Hapless driving instructor and former Gunnery Sergeant Rafferty, living in squalor near Hollywood, California, doesn't put up too much of a fight when two ladies hitch a ride and attempt to... See full summary »
During the 1920s, French Foreign Legion Major William Foster's unit is protecting an archaeological dig, but the discovery of an Arab sacred burial site prompts the angry Arab tribes to attack Foster's small garrison.
Teenager Ben Mockridge feels life in a Wild West farm town has nothing better to offer than horse-cart racing with other hicks, so he naively begs cattle company owner Frank Culpepper to engage him as the youngest cowboy for a long cattle trail to a fort. His mother barely notices. Ben doesn't even seem to get it when he's told to report as 'little Mary' to the old cook, whose words, "Cowboy is something you do only if you have nothing better." gradually become clear. Instead of an exciting heroic macho life, it's endless hard work, dumb chores and embarrassment, even getting literally caught with his pants down, robbed of his horse, and witnessing unpunished crimes...Written by
During the final shootout, a cowboy clubs another from horseback using a rifle and the arresting cable to prevent the cowboy from falling under the horse can be seen. See more »
I want to go with you, Mr. Culpepper. I ride real good and I can do a lot of things. I mean, I'll work at almost anything, Mr. Culpepper. I really want to go.
Because I want to be a cowboy more than anything, Mr. Culpepper.
Well, that's one hell of an ambition, boy.
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The Culpepper Cattle Co. is a splinter of the Western genre that was tagged as revisionist. Often the makers of such Oaters went for a more grizzled look at the West, even demythologising the Hollywood Westerns that had proved so popular for decades. Directed by Dick Richards, The Culpepper Cattle Co. is one such picture.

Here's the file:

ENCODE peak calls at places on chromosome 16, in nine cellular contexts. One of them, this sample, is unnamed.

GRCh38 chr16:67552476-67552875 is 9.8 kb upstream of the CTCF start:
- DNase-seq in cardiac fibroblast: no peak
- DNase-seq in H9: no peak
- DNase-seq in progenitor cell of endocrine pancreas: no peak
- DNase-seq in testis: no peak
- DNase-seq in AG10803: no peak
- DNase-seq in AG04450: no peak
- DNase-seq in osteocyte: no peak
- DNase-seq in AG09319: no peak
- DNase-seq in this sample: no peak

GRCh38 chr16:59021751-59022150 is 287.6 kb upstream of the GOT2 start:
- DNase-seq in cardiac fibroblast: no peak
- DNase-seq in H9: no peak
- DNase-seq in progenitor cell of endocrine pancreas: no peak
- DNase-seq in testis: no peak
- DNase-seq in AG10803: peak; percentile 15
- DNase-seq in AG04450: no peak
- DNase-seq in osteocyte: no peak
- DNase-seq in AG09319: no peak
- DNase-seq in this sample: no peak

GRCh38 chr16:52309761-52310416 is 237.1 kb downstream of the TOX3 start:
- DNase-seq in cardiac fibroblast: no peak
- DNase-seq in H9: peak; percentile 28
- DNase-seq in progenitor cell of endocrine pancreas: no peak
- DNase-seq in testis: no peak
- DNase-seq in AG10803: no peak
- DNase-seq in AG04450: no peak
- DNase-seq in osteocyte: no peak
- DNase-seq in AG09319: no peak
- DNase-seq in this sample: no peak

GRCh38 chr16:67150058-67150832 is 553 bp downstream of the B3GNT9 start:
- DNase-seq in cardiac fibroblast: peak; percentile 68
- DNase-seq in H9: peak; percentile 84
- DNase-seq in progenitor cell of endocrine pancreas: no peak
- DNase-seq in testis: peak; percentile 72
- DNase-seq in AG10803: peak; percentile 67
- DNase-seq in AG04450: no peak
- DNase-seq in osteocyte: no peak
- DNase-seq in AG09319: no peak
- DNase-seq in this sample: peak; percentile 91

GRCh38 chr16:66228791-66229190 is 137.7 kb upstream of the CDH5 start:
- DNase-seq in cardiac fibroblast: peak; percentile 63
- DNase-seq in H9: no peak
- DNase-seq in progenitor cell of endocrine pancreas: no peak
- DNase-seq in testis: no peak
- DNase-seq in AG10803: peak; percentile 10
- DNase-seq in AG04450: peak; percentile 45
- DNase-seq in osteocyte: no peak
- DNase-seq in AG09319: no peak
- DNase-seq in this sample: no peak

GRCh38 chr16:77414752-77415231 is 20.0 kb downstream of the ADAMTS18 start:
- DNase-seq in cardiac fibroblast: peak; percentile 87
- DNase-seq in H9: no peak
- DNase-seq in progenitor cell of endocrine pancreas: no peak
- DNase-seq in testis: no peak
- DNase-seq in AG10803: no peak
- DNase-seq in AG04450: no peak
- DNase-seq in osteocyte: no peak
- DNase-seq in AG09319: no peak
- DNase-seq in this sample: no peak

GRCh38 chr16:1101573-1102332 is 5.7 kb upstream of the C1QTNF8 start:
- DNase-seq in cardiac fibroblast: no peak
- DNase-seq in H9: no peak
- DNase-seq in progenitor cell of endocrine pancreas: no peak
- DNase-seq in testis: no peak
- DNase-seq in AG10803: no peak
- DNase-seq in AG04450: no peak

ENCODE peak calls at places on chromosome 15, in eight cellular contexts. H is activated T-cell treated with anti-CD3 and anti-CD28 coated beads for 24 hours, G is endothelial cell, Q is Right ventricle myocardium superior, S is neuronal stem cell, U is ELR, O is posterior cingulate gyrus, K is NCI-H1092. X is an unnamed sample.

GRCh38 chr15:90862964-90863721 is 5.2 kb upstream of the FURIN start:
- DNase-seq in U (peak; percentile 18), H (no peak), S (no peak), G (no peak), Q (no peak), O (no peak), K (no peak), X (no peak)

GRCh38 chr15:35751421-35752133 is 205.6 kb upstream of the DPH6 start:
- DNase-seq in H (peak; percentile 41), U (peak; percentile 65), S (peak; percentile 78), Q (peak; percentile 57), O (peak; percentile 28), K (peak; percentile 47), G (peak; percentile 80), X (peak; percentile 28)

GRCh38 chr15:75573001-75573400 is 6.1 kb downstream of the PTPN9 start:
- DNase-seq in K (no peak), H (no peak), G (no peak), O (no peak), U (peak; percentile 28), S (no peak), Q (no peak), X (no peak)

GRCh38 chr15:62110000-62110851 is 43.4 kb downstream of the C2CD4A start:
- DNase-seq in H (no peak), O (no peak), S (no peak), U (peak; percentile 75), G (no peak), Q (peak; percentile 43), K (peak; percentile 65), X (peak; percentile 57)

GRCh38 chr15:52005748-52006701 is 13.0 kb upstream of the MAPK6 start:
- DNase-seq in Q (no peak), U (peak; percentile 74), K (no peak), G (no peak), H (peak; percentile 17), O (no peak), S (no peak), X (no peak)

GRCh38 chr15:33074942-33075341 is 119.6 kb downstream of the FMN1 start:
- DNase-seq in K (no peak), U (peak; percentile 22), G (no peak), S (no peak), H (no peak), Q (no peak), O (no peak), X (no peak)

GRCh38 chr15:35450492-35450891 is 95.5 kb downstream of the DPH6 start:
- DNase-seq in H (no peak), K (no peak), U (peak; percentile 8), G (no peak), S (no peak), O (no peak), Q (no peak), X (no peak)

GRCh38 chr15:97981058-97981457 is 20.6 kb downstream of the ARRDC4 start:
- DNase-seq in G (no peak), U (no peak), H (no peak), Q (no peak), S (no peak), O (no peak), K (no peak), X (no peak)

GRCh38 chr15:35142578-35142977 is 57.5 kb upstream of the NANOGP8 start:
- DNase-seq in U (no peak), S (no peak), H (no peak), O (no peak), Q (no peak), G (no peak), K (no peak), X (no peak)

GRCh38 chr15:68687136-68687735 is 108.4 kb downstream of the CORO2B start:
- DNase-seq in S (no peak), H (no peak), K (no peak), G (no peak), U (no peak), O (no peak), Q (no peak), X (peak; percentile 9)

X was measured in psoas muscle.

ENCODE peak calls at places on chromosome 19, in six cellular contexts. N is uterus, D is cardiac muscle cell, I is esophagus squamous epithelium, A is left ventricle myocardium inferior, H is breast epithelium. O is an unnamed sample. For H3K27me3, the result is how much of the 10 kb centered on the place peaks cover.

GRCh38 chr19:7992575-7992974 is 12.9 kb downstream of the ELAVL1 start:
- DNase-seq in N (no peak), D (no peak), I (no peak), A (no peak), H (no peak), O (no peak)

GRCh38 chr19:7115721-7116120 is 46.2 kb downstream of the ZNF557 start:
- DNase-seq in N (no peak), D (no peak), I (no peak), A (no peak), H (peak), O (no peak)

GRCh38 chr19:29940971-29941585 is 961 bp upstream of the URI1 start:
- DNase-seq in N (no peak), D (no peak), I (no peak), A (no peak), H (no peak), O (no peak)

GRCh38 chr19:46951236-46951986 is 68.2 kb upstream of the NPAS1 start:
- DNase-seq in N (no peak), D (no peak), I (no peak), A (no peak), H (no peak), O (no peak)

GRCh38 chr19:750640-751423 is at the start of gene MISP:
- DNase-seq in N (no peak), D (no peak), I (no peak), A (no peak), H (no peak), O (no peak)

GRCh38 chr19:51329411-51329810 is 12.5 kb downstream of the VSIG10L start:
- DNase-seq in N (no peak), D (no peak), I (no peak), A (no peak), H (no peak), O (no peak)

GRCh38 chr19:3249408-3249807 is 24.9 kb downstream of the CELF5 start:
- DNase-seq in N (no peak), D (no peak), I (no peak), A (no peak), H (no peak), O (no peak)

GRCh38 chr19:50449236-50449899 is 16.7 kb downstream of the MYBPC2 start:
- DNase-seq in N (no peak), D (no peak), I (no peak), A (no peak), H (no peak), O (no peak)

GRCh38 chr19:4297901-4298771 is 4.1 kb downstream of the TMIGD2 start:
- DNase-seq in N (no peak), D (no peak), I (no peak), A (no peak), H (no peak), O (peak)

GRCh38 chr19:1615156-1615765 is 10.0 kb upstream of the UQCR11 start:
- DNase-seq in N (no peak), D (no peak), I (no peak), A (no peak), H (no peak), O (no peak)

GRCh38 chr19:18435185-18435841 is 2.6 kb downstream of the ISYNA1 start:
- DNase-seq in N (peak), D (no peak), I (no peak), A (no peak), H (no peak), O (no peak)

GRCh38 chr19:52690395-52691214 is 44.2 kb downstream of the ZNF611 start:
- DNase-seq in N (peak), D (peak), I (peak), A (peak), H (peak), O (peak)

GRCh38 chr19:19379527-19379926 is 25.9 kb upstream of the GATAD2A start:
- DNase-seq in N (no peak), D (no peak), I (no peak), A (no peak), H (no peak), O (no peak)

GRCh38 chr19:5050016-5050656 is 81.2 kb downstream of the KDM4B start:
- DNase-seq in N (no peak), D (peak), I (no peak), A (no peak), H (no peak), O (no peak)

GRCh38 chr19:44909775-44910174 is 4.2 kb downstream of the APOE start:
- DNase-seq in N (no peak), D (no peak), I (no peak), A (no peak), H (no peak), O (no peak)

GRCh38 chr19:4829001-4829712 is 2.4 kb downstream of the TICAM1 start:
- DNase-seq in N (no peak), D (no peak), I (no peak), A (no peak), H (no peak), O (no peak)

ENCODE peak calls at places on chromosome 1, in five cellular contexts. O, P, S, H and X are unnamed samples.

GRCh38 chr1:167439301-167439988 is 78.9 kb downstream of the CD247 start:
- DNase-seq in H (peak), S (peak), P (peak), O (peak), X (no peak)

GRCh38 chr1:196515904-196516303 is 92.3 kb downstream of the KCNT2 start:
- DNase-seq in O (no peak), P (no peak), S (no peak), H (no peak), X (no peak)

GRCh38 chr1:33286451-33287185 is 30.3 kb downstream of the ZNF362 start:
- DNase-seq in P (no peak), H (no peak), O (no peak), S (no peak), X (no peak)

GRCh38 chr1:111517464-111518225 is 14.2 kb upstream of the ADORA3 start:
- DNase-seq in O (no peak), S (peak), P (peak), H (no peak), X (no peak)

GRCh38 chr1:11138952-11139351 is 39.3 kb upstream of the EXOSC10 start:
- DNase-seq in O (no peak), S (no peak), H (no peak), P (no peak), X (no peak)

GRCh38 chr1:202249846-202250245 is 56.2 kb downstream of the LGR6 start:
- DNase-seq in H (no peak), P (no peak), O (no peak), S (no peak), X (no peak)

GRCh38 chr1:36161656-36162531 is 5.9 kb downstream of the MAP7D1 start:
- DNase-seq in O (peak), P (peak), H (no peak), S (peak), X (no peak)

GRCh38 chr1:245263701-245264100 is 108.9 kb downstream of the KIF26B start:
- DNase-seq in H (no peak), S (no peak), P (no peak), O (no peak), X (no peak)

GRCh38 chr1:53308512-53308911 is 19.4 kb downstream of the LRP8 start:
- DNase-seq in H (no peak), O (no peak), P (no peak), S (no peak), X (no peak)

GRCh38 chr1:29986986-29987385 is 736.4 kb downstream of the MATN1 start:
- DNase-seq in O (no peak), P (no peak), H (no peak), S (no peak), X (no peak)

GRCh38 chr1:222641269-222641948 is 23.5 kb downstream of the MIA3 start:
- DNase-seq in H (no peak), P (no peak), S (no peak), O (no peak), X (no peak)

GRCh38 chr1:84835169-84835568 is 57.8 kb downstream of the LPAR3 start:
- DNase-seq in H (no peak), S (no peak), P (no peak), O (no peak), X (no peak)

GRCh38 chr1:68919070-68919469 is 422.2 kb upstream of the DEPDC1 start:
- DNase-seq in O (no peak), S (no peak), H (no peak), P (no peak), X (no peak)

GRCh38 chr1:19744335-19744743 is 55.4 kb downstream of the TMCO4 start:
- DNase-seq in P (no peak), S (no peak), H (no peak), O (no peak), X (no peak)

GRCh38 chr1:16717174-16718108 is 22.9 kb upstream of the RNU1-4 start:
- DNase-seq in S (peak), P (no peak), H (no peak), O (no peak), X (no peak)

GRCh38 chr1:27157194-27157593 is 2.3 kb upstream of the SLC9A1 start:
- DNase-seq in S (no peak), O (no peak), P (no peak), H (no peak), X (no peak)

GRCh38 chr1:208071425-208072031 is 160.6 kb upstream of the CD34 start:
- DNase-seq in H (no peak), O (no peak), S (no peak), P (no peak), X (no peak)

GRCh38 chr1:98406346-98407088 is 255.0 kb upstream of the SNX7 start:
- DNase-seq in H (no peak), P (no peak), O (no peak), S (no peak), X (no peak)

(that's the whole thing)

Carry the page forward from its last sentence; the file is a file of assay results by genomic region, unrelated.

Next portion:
Young Ben Mockridge (Gary Grimes) wants to be a cowboy, to work on the drives and hone his gun play skills. When trail drive boss Frank Culpepper (Billy Green Bush) is in town, Ben begs him for work and is thrilled to be hired as the cook's Little Mary. What he isn't so thrilled about is actually what it's really like out there on a drive...
And so it comes to pass, young Ben is at the bottom of the cowboy ladder and Richards and his writing team ensure there is no glamour to be found. The drive is beset with thievery and rustling, killings, stampedes, inner fighting and very hard work for very little pay. The men on the trail all look the same, they dress the same, they smell the same, they are all worked hard and understand the same weary banter.
What camaraderie there is is kept to a minimum, they are a team in a working sense, but their loyalty only comes to the fore when they are tasked with fighting and killing' enemies. The bars are not all bright and sparkly, with a well suited man playing a piano, no these are dingy holes with dirty glasses. No bordello babes either, just a hapless lassie loaned out for services by a barkeep who has in his own mind some tenuous right to have her in his keep.
This is purposely downbeat, with the photography by Lawrence Edward Williams and Ralph Woolsey emphasising this fact by stripping back the colours for authenticity. While Jerry Goldsmith and Ralph Woolsey's musical score is deftly restrained, perfectly so. The story moves to its final conclusion, a confrontation that excites and depresses equally so, for even in the whirl of bullets and thundering hooves, the realisation dawns on Ben, and us, that nothing changes the life of the cowboys out there on the drives. It's live, work and die. Cowboyin is something you do when you can't do nothing else - Indeed! 9/10
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